PHOENIX — When Bill Parcells’s incurable wanderlust and desire to fill his own grocery list led him to abandon the Patriots for the Jets
before during after Super Bowl XXXI, Pete Carroll was Robert Kraft’s choice as a change-of-pace successor.
A relentlessly eager and optimistic coach, Carroll had the fortune to inherit a young, richly talented roster that had been one Desmond Howard kick return from possibly stealing a Super Bowl victory. He also had the misfortune of following Parcells, whose charismatic command of every scene and situation made him an impossible act to follow.
And he was. Carroll was lauded as a players’ coach upon his hiring — a shot at the controlling Parcells, whose voice had grown tiresome to the likes of quarterback Drew Bledsoe.
It turned out that the evaluation was spot-on in all the wrong ways. Carroll gave his players freedom. He treated them like men. In turn, they treated him like a strutting, gum-chomping pushover, a camp counselor who would cite the rules but would always come up short of enforcing them.
On his watch, a tenure that lasted three increasingly maddening seasons (1997-99), the 11-win AFC championship team he inherited fell from 10 wins to 9 to 8. It was a gradual, painful bloodletting, one that saw some of those promising young players stagnate (Willie McGinest, Bledsoe), others turn insubordinate (Terry Glenn), and others follow Parcells to New Jersey (Curtis Martin).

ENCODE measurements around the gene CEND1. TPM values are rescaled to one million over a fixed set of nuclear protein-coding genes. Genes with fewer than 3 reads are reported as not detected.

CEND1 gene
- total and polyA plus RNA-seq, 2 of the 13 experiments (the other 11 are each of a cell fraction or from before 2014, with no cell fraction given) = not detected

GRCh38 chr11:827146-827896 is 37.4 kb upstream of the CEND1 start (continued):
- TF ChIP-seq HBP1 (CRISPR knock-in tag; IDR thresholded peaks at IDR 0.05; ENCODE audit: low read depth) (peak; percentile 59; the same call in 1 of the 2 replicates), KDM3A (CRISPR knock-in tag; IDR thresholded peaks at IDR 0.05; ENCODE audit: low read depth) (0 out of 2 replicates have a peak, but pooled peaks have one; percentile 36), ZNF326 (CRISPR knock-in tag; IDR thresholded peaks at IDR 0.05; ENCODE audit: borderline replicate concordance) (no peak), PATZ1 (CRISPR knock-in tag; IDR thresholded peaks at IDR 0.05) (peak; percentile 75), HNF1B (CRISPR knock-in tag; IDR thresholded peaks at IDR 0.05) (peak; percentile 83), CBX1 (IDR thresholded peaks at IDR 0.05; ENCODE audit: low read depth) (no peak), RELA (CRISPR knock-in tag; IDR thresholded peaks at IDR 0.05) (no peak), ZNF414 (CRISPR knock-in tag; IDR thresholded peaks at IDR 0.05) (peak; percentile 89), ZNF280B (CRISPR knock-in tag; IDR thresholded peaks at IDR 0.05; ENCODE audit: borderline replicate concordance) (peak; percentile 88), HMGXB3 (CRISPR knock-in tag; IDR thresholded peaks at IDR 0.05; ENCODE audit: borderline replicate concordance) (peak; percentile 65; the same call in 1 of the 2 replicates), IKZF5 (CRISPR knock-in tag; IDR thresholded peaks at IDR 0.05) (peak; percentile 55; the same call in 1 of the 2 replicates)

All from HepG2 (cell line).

There’s an irresistible narrative at play this week in the buildup to Super Bowl XLIX. Bill Belichick, who cleaned up the mess — a depth-free roster in salary-cap hell — that Carroll and inept general manager Bobby Grier left behind, is going for his fourth Super Bowl title with the Patriots. Standing in his way is Carroll, his predecessor here who has gone on to great success with Southern Cal before leading the Seahawks to the first Super Bowl victory in franchise history last year.
It’s a compelling successor/predecessor angle … and one I fear that is going to be misrepresented by those who did not watch — make that endure — the Carroll era in New England. It would be easy to glance at that decent won-lost record (27-21), and presume that someone did him wrong here, that he was the excellent coach then that he is now.
That would be a misguided presumption. Carroll wasn’t a bad coach. He was the wrong coach, a woefully poor fit with his rah-rah California Pete good cheer, something Tedy Bruschi addressed diplomatically earlier this week.